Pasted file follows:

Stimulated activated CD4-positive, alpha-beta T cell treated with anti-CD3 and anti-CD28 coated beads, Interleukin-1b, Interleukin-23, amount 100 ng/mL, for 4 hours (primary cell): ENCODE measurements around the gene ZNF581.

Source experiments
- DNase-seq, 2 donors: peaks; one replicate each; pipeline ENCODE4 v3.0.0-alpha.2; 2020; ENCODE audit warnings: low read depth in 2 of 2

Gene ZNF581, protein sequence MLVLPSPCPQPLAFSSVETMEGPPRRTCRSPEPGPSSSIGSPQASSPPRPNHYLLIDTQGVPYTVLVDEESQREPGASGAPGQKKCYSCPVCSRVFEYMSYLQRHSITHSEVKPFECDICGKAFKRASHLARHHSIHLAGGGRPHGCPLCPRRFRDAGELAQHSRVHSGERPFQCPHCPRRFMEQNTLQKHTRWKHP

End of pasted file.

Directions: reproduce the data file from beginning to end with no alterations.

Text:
Stimulated activated CD4-positive, alpha-beta T cell treated with anti-CD3 and anti-CD28 coated beads, Interleukin-1b, Interleukin-23, amount 100 ng/mL, for 4 hours (primary cell): ENCODE measurements around the gene ZNF581.

Source experiments
- DNase-seq, 2 donors: peaks; one replicate each; pipeline ENCODE4 v3.0.0-alpha.2; 2020; ENCODE audit warnings: low read depth in 2 of 2

Gene ZNF581, protein sequence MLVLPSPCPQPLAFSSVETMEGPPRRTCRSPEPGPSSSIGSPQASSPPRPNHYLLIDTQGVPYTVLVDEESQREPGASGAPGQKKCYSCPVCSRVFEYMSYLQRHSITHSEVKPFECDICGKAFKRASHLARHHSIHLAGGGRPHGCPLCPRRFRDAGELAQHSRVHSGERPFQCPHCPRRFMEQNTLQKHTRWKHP